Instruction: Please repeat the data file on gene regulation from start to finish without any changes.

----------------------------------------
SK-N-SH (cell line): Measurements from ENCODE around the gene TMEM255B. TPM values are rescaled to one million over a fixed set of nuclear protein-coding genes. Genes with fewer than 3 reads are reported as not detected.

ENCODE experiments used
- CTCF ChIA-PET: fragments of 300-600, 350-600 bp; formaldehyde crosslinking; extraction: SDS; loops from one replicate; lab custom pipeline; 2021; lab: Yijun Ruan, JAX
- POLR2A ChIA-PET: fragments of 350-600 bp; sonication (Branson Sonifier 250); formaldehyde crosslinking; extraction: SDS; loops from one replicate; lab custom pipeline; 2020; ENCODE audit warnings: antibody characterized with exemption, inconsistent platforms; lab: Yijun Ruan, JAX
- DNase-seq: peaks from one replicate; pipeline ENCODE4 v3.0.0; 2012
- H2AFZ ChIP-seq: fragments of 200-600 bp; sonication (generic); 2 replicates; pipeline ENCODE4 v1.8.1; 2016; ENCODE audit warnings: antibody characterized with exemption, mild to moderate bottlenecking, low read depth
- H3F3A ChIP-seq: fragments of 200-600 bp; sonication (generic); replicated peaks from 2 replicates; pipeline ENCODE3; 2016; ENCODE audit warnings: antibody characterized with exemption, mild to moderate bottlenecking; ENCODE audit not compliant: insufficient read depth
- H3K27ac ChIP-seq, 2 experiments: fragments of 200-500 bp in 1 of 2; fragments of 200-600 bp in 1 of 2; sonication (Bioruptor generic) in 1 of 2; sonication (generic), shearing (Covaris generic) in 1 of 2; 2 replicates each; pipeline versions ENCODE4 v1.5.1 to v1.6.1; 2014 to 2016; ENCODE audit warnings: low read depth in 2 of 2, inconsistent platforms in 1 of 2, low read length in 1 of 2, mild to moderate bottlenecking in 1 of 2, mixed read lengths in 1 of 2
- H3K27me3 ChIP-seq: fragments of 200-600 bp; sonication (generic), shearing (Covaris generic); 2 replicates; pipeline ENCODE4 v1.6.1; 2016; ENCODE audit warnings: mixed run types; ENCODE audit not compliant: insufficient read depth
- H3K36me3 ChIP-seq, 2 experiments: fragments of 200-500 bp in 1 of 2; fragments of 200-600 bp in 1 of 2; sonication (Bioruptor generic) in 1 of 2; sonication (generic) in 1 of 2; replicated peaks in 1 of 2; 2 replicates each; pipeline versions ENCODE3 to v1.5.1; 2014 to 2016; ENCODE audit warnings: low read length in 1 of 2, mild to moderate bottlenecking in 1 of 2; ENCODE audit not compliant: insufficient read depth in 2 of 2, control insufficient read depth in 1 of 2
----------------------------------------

SK-N-SH (cell line): Measurements from ENCODE around the gene TMEM255B. TPM values are rescaled to one million over a fixed set of nuclear protein-coding genes. Genes with fewer than 3 reads are reported as not detected.

ENCODE experiments used
- CTCF ChIA-PET: fragments of 300-600, 350-600 bp; formaldehyde crosslinking; extraction: SDS; loops from one replicate; lab custom pipeline; 2021; lab: Yijun Ruan, JAX
- POLR2A ChIA-PET: fragments of 350-600 bp; sonication (Branson Sonifier 250); formaldehyde crosslinking; extraction: SDS; loops from one replicate; lab custom pipeline; 2020; ENCODE audit warnings: antibody characterized with exemption, inconsistent platforms; lab: Yijun Ruan, JAX
- DNase-seq: peaks from one replicate; pipeline ENCODE4 v3.0.0; 2012
- H2AFZ ChIP-seq: fragments of 200-600 bp; sonication (generic); 2 replicates; pipeline ENCODE4 v1.8.1; 2016; ENCODE audit warnings: antibody characterized with exemption, mild to moderate bottlenecking, low read depth
- H3F3A ChIP-seq: fragments of 200-600 bp; sonication (generic); replicated peaks from 2 replicates; pipeline ENCODE3; 2016; ENCODE audit warnings: antibody characterized with exemption, mild to moderate bottlenecking; ENCODE audit not compliant: insufficient read depth
- H3K27ac ChIP-seq, 2 experiments: fragments of 200-500 bp in 1 of 2; fragments of 200-600 bp in 1 of 2; sonication (Bioruptor generic) in 1 of 2; sonication (generic), shearing (Covaris generic) in 1 of 2; 2 replicates each; pipeline versions ENCODE4 v1.5.1 to v1.6.1; 2014 to 2016; ENCODE audit warnings: low read depth in 2 of 2, inconsistent platforms in 1 of 2, low read length in 1 of 2, mild to moderate bottlenecking in 1 of 2, mixed read lengths in 1 of 2
- H3K27me3 ChIP-seq: fragments of 200-600 bp; sonication (generic), shearing (Covaris generic); 2 replicates; pipeline ENCODE4 v1.6.1; 2016; ENCODE audit warnings: mixed run types; ENCODE audit not compliant: insufficient read depth
- H3K36me3 ChIP-seq, 2 experiments: fragments of 200-500 bp in 1 of 2; fragments of 200-600 bp in 1 of 2; sonication (Bioruptor generic) in 1 of 2; sonication (generic) in 1 of 2; replicated peaks in 1 of 2; 2 replicates each; pipeline versions ENCODE3 to v1.5.1; 2014 to 2016; ENCODE audit warnings: low read length in 1 of 2, mild to moderate bottlenecking in 1 of 2; ENCODE audit not compliant: insufficient read depth in 2 of 2, control insufficient read depth in 1 of 2